365 Nature – Day 100
In 2016 I’m doing a 365 Nature project. Each day of the year I will post something here about nature. It may be any format, a photo, video, audio, sketch or entry from my nature journal. It could be a written piece. Each day I will connect to nature in some way and share it here by the end of that day. You can keep up-to-date by subscribing to the RSS feed or be notified by email. See all the 365 Nature posts.
After I posted yesterday I had another backyard experience; a Spring Azure butterfly showed up and started laying eggs on our Pacific Ninebark. I took a few photos of it and it was around for quite awhile so I had time to watch it closely. When I get a chance I’m going to go back and look at some of the flower buds to see if I can find any eggs and I’ll keep watching to see if I can find any caterpillars once they hatch.
As I watched the butterfly I found two paper wasp nests in my insect hotel in the cans which were only half full of materials. Both were fairly small, and in one I encountered the wasp sitting at the entrance to the can.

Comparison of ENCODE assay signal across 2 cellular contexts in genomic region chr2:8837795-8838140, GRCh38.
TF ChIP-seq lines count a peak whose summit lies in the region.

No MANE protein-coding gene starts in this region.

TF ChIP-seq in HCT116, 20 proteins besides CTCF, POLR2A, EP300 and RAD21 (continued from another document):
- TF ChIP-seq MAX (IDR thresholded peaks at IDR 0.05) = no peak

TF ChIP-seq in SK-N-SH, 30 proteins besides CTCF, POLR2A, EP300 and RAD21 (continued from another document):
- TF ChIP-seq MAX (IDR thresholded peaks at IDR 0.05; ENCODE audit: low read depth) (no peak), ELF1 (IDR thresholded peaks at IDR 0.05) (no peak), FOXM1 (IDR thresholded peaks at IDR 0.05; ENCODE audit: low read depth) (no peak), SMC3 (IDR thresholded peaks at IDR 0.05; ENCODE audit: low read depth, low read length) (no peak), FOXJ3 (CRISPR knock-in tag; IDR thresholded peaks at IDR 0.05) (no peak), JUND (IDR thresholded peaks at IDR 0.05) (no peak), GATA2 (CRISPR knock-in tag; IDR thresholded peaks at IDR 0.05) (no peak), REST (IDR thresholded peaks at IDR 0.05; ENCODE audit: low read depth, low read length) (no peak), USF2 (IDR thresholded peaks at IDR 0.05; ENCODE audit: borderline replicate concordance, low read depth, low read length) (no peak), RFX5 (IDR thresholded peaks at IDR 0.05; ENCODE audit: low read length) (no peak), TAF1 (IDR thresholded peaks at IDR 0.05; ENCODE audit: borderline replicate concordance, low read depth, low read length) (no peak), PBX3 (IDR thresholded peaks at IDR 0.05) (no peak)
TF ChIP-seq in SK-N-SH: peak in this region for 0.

We continued watching the wrens bringing in nesting materials and at one point a Bald Eagle soared right over our house which reminded me of the Jane Goodall book, The Eagle & the Wren.
Our umbrella stand is made of stone and at the end of the day I think it must have been retaining the sun’s heat because I found many insects basking on it, including several dark colored spiders. I caught a quick glimpse of a red flying insect, but it flew off too quickly to get a look or photo.
Today I worked at the wetlands behind our house pulling blackberries, laurel and other invasive plants. While walking around off trail to pull the plants I got a look at many of the plants growing and we found False Lily of the Valley in large patches and what we think were Hedge Nettle. At the entrance we found Shooting Star, a plant I had not seen there before. There were Trillium blooming all around the park and I found patches where many solitary bees were gathering on plant leaves in the sun. I found a Black-capped Chickadee nest in a snag and we heard a Cooper’s Hawk frequently, and although I couldn’t find the nest, I’m certain there’s one somewhere in there.
Kelly has a certificate from the University of Washington in non-fiction writing. She continually takes classes and attends talks on various natural history topics. In 2009 she earned a bachelors degree in landscape architecture from the University of Oregon.
She's also an avid photographer focusing on the natural world.
Latest posts by Kelly Brenner (see all)
- Field Journal: Churchill – Twin Lakes to Bird Cove - January 23, 2018
- 2017 Review of Books - December 20, 2017
- Field Journal: Churchill – Cape Merry - December 1, 2017